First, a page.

An SNP MP who was at the centre of a mysterious Russian hacking attack has revealed his office was targeted a second time in an approach from a “hostile foreign state”.
Stewart McDonald said his emails were stolen in January by a group linked to Russia’s ruthless security services. He reported the theft to the National Cyber Security Centre, part of the UK’s intelligence agency, GCHQ.
Now he has revealed that around the same time, his Westminster researcher was “contacted on LinkedIn by an organisation which described itself as an independent think tank”. He said: “The message said that they were ‘looking for paid contributors to a non-partisan British publication which aims to raise the profile of the devolved administrations’ political news’, and asked if he would be interested in writing for them. He did not reply.
“That message, as the National Cyber Security Centre has stated, is exactly the kind of introduction that hostile foreign states use to cultivate their sources.”
READ MORE: SNP MP Stewart McDonald falls for phishing scam with Russian-backed hackers suspected
Writing in the Scotsman, Mr McDonald said “insidious state-linked actors spend months slowly building relationships with [MPs’ aides] through flattery and finance, ensuring, all the while, a steady trickle of information”.
The Glasgow South MP and his researcher found the LinkedIn profile that had made the approach was connected to “parliamentary researchers, party officials and even government officials”. He added: “This profile, I have no doubt, is just one among a sea of fronts used to contact and engage with targets.”
Mr McDonald was the SNP’s defence spokesman until last year when he found himself out in the cold following Stephen Flynn’s leadership coup to remove fellow Sturgeon loyalist Ian Blackford. He has been a staunch ally of Ukraine, receiving the country’s order of merit in 2019.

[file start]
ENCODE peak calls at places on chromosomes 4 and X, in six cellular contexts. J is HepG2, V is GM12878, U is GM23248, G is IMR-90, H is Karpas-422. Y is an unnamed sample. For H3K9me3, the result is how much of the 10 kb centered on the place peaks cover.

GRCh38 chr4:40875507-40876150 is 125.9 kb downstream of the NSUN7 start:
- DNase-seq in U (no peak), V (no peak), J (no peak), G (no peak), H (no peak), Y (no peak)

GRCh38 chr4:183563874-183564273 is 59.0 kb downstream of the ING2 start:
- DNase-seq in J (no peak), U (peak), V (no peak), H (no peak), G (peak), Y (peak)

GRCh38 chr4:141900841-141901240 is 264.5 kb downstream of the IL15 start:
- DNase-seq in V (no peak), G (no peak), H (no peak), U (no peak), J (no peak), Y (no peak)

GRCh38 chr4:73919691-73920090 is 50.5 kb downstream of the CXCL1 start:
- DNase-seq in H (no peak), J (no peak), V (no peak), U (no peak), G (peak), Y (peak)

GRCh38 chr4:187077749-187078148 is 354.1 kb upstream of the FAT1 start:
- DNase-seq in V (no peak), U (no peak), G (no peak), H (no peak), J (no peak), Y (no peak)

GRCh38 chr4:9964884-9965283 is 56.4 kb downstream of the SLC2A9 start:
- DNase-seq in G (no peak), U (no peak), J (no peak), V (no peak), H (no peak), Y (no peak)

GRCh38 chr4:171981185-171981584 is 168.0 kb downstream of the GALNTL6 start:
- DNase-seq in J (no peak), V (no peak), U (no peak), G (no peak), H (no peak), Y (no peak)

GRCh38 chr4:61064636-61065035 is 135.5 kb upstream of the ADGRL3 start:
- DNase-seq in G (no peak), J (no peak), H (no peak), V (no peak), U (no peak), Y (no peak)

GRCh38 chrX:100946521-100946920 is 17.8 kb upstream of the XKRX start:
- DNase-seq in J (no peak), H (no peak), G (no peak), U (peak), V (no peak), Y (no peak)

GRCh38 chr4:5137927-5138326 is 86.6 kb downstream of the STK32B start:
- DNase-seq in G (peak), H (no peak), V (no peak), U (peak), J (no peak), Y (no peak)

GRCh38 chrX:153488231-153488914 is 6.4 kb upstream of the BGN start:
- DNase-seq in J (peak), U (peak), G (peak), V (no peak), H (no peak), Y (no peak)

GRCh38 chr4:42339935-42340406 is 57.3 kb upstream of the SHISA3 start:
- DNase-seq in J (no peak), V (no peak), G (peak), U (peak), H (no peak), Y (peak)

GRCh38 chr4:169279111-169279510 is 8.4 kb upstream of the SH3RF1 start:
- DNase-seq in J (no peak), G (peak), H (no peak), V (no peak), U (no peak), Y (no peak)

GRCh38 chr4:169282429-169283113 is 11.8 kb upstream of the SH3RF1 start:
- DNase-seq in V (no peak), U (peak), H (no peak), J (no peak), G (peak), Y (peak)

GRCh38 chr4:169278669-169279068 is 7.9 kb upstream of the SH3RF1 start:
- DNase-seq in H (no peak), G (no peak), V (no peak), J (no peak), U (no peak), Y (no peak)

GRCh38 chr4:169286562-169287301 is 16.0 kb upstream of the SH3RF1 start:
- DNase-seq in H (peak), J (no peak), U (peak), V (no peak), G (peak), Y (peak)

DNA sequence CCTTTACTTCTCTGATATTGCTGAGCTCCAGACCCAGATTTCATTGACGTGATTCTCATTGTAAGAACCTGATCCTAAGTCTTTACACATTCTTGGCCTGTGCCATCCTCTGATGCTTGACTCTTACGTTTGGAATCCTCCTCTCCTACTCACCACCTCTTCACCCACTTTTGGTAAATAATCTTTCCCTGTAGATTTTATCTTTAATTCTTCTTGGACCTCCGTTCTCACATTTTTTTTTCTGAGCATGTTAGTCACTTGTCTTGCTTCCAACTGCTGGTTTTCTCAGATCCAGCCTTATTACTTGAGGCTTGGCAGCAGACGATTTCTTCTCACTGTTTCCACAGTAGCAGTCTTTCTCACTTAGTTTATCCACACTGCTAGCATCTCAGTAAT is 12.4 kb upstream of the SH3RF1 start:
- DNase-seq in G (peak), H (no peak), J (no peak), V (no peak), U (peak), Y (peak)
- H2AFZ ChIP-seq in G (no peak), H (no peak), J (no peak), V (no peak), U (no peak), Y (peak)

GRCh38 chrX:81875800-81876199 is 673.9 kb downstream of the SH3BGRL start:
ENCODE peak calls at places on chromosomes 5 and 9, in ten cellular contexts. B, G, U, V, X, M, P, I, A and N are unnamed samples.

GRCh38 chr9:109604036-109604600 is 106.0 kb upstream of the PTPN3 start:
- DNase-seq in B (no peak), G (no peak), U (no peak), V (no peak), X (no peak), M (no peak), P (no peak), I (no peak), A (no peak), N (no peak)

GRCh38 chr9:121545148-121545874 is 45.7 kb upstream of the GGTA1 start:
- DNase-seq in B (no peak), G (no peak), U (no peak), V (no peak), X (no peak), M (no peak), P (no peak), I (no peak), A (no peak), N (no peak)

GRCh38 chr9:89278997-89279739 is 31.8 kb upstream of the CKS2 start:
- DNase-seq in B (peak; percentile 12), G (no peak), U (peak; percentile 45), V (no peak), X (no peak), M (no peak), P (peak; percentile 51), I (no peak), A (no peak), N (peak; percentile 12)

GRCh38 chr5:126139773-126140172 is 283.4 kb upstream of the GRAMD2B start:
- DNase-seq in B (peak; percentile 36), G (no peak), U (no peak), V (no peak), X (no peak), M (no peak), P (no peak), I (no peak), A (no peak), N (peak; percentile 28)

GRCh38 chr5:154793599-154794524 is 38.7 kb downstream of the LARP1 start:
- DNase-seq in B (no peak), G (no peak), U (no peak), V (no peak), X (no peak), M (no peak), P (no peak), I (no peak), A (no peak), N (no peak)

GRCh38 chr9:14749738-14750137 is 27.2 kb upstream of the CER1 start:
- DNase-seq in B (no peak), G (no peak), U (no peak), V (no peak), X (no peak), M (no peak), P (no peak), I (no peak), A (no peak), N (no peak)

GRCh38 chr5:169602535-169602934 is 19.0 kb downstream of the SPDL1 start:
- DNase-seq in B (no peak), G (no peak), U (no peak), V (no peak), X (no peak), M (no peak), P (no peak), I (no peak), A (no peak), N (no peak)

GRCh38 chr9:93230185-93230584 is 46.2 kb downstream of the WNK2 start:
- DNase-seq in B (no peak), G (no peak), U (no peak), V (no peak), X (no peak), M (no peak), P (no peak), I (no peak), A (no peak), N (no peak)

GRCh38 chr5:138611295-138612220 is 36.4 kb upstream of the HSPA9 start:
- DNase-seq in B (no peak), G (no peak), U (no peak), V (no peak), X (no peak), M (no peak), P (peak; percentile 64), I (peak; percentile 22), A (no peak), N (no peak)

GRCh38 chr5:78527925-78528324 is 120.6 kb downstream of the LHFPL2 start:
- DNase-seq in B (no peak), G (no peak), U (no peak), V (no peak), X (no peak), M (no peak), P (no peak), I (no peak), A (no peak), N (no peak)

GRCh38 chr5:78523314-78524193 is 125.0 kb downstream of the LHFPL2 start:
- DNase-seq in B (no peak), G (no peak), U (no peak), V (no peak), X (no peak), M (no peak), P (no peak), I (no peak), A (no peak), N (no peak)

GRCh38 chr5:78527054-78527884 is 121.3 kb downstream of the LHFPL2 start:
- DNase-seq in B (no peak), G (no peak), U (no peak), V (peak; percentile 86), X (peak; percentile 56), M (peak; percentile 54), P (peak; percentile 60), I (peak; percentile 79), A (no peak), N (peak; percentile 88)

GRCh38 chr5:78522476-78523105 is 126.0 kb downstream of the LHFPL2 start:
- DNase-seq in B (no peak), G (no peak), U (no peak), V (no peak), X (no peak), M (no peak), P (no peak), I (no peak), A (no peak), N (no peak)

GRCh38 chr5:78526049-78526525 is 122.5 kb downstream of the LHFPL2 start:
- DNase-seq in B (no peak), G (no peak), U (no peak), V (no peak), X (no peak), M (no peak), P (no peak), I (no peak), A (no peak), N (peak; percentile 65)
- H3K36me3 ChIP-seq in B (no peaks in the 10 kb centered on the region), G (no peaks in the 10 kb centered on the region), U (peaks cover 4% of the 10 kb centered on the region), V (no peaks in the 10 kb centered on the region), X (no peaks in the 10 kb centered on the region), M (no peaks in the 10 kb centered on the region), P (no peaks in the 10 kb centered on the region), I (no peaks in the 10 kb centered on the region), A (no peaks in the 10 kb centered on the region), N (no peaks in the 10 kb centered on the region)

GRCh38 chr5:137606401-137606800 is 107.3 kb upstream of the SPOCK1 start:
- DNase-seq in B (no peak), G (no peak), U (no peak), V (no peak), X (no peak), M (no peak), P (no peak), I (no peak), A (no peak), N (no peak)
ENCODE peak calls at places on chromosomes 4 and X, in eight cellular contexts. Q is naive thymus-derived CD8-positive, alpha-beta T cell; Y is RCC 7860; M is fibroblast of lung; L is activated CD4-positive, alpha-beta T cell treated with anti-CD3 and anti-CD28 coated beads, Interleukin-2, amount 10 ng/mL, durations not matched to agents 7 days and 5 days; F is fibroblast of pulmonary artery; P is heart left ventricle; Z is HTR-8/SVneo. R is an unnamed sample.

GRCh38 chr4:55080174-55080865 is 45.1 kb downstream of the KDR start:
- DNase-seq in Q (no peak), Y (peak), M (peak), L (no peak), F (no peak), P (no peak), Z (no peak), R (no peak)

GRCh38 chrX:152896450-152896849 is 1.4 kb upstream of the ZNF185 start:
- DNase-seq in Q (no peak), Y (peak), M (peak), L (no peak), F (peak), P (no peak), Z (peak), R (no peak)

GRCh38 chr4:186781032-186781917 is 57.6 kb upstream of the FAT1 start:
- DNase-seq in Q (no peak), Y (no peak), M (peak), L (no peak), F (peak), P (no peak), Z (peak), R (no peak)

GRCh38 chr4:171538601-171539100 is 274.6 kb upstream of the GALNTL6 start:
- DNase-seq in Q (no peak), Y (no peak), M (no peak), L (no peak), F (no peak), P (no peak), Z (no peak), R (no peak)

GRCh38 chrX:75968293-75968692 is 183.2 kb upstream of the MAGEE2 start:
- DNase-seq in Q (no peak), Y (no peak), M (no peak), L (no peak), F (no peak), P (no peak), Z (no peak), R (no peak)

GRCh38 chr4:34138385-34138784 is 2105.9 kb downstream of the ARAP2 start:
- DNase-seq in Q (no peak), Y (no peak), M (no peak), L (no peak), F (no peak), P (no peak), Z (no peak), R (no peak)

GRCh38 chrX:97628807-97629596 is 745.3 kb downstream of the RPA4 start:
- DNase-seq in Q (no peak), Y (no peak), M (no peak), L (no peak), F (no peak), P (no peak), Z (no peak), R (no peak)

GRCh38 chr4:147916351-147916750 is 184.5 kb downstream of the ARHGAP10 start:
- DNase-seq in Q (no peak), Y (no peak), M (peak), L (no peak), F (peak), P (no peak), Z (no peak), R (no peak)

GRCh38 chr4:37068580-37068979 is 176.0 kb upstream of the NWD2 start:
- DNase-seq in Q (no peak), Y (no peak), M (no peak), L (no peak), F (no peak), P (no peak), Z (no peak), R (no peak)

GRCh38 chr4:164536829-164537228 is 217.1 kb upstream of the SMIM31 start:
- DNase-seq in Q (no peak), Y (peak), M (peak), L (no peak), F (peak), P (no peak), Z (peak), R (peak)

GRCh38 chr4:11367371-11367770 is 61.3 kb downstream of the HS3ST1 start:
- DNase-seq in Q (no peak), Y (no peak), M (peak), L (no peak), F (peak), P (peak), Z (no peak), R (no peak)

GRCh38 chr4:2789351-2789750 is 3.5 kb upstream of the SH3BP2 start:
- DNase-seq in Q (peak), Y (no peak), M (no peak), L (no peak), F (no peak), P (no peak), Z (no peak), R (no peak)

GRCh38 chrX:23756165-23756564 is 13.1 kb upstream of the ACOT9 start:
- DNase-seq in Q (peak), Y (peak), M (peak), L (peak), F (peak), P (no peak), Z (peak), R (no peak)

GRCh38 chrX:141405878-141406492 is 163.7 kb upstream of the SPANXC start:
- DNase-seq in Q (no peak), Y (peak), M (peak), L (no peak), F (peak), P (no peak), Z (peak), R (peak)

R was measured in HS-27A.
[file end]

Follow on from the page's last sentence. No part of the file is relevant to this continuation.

According to reports by the BBC and the Guardian, the group that hacked his emails is called Seaborgium. It has been linked to Russian security services and has conducted a targeted campaign against western figures such as politicians, activists and journalists.
The sophisticated phishing scam happened when Mr McDonald opened an email on January 13 from a staff member’s genuine account. It claimed to contain a password protected document with a military update on Ukraine and brought up the log-in page for his email account, which he filled in.
READ MORE: Humza Yousaf called out over ‘flight of fancy’ to New York to speak at climate event
The document turned out to be a blank page and when, a few days later, the staff member was locked out of his personal account because of suspicious activity, they spoke and discovered he had never sent the email.
After the MP spoke out about the hack in February, former diplomat Craig Murray claimed he had obtained copies of the stolen emails and was preparing to publish them.
He said: “I have obtained access to all of Stewart McDonald’s emails, after approaching a number of people to find out who might have them. I had no hand in obtaining the emails nor prior knowledge. I am grateful they have been so generously shared.”
Mr Murray said the cache included emails between Mr McDonald and then First Minister Nicola Sturgeon, who resigned just a few days later. After he was visited at home in Edinburgh by Police Scotland officers, he said he was temporarily relocating to the Outer Hebrides to avoid “intimidation”.
He said he had instructed lawyers to prepare a counsel’s opinion on the legality of publishing the content of the emails. However, nothing has yet been forthcoming.
For more news, follow us on Facebook and Twitter but never miss the latest top headlines and sign up to our daily newsletter here.